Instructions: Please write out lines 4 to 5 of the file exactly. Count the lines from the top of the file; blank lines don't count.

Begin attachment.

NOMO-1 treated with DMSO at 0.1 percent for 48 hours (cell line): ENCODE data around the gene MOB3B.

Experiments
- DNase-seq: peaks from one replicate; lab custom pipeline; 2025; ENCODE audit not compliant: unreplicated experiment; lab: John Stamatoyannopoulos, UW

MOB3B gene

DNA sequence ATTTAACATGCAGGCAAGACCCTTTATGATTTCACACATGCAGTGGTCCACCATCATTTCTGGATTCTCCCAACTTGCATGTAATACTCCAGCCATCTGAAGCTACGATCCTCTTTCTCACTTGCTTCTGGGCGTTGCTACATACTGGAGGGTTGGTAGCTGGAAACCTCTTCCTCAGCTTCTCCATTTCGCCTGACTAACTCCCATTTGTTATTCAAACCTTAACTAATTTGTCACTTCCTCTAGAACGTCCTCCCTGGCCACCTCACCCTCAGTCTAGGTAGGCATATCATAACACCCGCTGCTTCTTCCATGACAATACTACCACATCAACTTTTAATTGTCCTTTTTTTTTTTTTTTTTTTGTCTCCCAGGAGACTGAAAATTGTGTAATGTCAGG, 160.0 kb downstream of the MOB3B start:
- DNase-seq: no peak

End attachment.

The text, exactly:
MOB3B gene

DNA sequence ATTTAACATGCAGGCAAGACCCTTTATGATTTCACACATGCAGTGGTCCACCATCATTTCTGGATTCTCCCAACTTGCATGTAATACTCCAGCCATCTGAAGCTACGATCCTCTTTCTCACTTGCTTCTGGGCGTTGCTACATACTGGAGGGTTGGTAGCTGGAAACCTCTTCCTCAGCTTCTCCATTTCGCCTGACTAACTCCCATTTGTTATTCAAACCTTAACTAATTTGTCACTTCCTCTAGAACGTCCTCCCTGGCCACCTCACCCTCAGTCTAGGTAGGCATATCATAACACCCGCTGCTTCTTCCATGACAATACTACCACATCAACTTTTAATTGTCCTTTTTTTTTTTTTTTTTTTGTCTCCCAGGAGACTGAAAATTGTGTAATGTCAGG, 160.0 kb downstream of the MOB3B start: